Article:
Online booking can be found here.

The practical part of Good Food Champions is an online learning zone for secondary practitioners, consisting of various learning modules and teach it zones.  Upskilling practitioners in food, STEM, and sustainability, provides support to deliver enhanced good food learning across Scotland.  Access to the learning zone is available here.

 

Finally, Michelle Wilson Chalmers (SEFARI Gateway) discussed the resources that SEFARI have created, starting with the more general resources on SEFARI’s website that could serve as educational resources and provide access to experts across a range of environmental topics of interest, via case studies, blogs and a directory of expertise.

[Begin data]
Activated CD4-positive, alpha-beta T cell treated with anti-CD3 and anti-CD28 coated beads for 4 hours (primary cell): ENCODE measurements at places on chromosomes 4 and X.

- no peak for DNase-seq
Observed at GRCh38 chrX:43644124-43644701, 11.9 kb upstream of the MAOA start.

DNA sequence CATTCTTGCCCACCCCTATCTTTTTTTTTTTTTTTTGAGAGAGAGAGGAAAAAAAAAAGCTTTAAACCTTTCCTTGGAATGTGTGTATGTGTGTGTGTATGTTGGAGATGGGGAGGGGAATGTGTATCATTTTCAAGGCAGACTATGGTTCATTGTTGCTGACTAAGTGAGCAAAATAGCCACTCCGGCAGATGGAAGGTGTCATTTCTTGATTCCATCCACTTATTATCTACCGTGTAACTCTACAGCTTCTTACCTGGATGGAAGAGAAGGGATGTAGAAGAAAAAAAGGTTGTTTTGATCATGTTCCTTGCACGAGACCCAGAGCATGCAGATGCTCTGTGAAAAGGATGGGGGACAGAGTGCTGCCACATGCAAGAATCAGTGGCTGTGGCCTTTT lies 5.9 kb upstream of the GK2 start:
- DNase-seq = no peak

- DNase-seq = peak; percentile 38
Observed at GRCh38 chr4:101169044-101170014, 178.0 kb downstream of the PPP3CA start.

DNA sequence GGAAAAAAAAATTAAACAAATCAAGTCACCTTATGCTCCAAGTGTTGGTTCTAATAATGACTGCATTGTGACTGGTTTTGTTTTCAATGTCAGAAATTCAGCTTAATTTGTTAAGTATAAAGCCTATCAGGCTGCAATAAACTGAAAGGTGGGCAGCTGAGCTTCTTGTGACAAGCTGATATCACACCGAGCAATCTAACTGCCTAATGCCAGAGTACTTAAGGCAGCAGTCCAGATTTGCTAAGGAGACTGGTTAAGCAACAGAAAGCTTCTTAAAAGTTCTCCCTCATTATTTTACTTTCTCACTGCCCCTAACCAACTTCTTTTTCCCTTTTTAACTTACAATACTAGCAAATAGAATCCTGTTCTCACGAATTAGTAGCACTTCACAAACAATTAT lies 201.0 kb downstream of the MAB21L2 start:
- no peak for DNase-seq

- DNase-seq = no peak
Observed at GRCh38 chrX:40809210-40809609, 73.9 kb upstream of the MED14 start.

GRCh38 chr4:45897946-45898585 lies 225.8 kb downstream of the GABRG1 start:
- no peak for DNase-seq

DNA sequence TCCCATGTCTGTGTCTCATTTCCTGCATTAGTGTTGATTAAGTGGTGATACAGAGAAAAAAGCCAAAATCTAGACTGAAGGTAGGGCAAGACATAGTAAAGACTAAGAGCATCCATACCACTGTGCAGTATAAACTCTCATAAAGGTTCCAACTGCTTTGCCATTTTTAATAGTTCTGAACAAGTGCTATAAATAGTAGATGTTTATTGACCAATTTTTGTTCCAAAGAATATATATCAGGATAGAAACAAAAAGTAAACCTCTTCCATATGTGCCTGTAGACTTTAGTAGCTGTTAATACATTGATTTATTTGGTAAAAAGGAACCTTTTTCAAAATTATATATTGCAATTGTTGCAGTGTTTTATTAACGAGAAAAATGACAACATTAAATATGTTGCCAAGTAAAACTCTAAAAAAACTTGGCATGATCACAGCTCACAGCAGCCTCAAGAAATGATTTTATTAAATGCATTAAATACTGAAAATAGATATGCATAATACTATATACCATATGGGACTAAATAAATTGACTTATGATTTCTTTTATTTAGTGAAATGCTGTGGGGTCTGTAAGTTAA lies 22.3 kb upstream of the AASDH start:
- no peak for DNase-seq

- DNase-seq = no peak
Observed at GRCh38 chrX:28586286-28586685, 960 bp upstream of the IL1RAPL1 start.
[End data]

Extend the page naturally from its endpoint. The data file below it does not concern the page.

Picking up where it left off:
Michelle then outlined a table, produced by the newly formed education group at SEFARI, who have collated free-to-access, online educational resources for teachers (and home-schooling parents in the COVID-19 lockdowns), covering topics such as Food and Health; Climate and Biodiversity; Land and Communities; Agriculture and Forestry & Careers. As part of the educational group’s remit they created an education booklet which details resource exemplars, as well as a selection of in-person activities and training programmes.  

An outline of educational resources provided by the Rowett Institute, focussing on nutrition, health, food, and food sustainability, which are again, online (easily downloadable), curriculum-linked and free, was then discussed.

Examples of the Rowett Institute’s resources include: